How does the “first show” 2012 market look?

How does the “first show” 2012 market look?

Can Our Genial Host do it again?

After the dramatic events of this week, and with some issues such as Nebraska’s college votes and the Minnesota senate race still unresolved, already the bookies are pricing up the markets for the 2012 race. Mike’s 50-1 Obama bet is rightly and firmly enshrined in PB legend, so I thought this would be an appropriate time to “benchmark” the odds for the next election just days after this year’s vote.

Obama is already odds on for a second term, and students of presidential history will know that only one sitting Democrat President (Carter in 1980) has made it to the general election ballot and lost since Grover Cleveland in 1888. At this very early stage, it would seem unlikely that Obama will face a serious primary challenge from within his own party, but if he does, the recent omens (Carter 1980 and Bush 1992) are extremely poor.

    For betting purposes then the interest is on trying to work out who the potential Republican frontrunners are. Sarah Palin leads the GOP contenders at 16/1 and certainly has plenty of name recognition following the 2008 election – but following the recent embarrassing revelations about major gaps in her knowledge, is she already damaged goods for a 2012 run? Will her support among the conservative base prove sufficient to claim the party nomination in four years’ time?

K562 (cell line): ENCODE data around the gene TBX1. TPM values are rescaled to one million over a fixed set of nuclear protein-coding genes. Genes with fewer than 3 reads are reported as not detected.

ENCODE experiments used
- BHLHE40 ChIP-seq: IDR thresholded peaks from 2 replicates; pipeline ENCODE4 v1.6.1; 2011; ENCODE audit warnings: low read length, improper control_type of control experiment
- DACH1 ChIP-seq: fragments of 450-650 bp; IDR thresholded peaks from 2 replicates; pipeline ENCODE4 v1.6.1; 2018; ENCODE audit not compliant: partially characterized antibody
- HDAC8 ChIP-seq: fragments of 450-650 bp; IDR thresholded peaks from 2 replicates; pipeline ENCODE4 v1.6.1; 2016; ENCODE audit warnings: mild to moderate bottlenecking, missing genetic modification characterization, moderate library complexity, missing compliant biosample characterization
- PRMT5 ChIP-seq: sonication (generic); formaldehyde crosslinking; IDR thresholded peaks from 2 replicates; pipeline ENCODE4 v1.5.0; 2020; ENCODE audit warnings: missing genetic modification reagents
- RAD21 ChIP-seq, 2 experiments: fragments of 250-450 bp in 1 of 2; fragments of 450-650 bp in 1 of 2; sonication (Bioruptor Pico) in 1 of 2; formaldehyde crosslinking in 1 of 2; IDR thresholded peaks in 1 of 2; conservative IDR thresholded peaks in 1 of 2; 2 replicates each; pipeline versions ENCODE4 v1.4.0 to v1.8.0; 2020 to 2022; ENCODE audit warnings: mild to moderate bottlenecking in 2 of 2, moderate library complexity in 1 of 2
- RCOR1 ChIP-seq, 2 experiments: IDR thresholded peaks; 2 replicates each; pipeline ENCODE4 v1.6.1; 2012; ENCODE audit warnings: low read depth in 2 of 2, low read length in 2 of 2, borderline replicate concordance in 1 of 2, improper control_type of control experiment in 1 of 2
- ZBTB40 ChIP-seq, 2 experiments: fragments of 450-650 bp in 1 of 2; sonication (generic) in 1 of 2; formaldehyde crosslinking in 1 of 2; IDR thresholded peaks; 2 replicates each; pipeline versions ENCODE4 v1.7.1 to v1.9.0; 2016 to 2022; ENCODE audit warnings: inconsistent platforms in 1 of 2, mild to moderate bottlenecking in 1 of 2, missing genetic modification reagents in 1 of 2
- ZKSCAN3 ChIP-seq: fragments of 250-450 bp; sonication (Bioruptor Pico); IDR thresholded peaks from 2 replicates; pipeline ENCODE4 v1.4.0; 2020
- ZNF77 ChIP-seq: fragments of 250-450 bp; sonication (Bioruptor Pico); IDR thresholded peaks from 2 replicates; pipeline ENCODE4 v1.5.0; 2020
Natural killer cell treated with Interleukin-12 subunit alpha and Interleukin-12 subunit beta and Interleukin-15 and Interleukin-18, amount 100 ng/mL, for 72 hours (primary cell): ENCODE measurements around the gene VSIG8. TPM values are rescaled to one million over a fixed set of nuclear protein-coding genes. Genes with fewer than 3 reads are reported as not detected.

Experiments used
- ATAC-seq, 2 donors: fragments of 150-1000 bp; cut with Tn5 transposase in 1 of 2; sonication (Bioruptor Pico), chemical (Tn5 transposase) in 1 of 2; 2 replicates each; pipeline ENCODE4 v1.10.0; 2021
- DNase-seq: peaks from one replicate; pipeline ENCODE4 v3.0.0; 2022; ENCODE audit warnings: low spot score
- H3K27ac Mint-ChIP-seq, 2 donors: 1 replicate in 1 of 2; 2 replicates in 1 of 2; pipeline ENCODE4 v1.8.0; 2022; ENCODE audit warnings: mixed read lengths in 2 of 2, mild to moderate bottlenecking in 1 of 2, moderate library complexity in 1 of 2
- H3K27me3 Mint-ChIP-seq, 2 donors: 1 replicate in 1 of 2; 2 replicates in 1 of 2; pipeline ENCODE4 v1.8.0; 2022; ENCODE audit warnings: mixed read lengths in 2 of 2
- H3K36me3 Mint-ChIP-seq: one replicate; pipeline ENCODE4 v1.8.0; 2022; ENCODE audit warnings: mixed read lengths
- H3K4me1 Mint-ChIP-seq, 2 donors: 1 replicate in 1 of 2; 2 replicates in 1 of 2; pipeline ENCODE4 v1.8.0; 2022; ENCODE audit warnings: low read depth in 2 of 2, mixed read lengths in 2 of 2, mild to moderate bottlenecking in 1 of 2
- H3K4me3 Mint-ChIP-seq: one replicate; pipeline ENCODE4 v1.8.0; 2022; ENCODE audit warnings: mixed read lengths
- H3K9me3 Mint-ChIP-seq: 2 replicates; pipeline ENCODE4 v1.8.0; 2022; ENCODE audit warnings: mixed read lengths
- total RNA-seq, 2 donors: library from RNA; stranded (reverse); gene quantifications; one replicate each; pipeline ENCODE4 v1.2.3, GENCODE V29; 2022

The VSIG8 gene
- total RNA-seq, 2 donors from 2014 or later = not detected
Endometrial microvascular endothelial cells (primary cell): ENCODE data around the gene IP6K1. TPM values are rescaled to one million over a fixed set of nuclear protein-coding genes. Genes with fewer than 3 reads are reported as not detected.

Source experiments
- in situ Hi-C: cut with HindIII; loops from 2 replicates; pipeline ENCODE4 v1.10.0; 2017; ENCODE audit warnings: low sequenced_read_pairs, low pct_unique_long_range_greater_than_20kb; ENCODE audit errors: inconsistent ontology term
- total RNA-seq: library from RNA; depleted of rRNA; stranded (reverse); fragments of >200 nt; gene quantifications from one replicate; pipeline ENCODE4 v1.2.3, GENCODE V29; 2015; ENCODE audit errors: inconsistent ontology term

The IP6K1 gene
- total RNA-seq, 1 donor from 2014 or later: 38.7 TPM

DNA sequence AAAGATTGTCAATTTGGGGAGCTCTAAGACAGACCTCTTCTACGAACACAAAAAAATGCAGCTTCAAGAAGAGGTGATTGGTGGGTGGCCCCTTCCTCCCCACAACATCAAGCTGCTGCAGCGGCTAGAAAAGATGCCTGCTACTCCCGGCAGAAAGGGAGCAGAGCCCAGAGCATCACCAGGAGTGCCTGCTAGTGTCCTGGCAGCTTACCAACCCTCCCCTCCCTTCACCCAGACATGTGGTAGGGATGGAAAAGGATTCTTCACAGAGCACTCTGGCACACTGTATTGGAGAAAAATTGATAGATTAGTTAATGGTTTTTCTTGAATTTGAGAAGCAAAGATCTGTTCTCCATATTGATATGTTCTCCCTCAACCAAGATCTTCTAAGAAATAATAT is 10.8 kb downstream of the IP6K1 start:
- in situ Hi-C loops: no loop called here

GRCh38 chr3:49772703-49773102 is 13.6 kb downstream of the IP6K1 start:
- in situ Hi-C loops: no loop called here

It may be that if Obama proves to be a popular president, some potential candidates may decide to sit out 2012, leaving a rather underweight-looking field as per 1996. Were I to be thinking of having an early flutter, I would certainly consider Mitt Romney at 20s, who some are already tipping as the next GOP flagbearer – no shortage of funding, and name recognition from 2008 after his primary campaign with 11 wins. Also Mike Huckabee at 33/1, who had an excellent primary season this year, ending up second in the delegate count, and winning several southern states.

Finally, my third one to watch in the market would be Bobby Jindal, who became governor of Louisiana at the age of just 36, and who was for a while thought to be in the running as McCain’s vice-presidential pick – currently available at 25/1. Will “The Mighty Smithson” dip his toe early into the next US market with another pick at longish odds – and how do PB’ers assess the current prospects for the Republican 2012 nomination at this very early stage?

Double Carpet

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